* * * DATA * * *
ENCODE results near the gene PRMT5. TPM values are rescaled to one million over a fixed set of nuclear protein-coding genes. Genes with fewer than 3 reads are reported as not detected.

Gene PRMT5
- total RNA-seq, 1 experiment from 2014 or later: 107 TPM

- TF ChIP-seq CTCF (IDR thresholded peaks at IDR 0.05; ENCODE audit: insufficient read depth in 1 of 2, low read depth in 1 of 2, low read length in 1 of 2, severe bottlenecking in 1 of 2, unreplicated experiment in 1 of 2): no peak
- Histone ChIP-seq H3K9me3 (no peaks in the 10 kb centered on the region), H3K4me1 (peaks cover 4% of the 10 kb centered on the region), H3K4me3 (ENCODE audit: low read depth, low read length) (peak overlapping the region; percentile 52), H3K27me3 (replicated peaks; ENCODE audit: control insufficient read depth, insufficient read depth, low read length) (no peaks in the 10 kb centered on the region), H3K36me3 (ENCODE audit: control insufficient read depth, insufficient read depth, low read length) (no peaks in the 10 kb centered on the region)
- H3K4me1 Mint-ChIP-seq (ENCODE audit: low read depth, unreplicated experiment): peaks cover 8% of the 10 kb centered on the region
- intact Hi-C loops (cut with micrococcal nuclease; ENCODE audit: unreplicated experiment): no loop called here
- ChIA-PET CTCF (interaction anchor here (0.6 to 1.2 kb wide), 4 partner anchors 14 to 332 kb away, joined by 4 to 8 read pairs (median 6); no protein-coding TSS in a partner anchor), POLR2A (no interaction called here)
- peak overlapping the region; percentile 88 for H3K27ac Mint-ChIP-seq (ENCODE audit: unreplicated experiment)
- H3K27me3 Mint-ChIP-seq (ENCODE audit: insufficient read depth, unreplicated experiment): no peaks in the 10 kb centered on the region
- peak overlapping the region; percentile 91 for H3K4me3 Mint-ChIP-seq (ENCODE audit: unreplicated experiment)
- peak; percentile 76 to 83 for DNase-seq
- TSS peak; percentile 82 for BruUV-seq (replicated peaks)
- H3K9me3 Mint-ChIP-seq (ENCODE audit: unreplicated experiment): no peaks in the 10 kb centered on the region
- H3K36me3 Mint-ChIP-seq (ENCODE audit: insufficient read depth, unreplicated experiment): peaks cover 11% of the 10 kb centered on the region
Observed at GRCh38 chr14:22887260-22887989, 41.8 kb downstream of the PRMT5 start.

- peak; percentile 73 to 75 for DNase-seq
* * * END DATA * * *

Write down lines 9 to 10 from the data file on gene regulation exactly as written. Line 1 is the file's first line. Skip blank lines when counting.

- peak overlapping the region; percentile 88 for H3K27ac Mint-ChIP-seq (ENCODE audit: unreplicated experiment)
- H3K27me3 Mint-ChIP-seq (ENCODE audit: insufficient read depth, unreplicated experiment): no peaks in the 10 kb centered on the region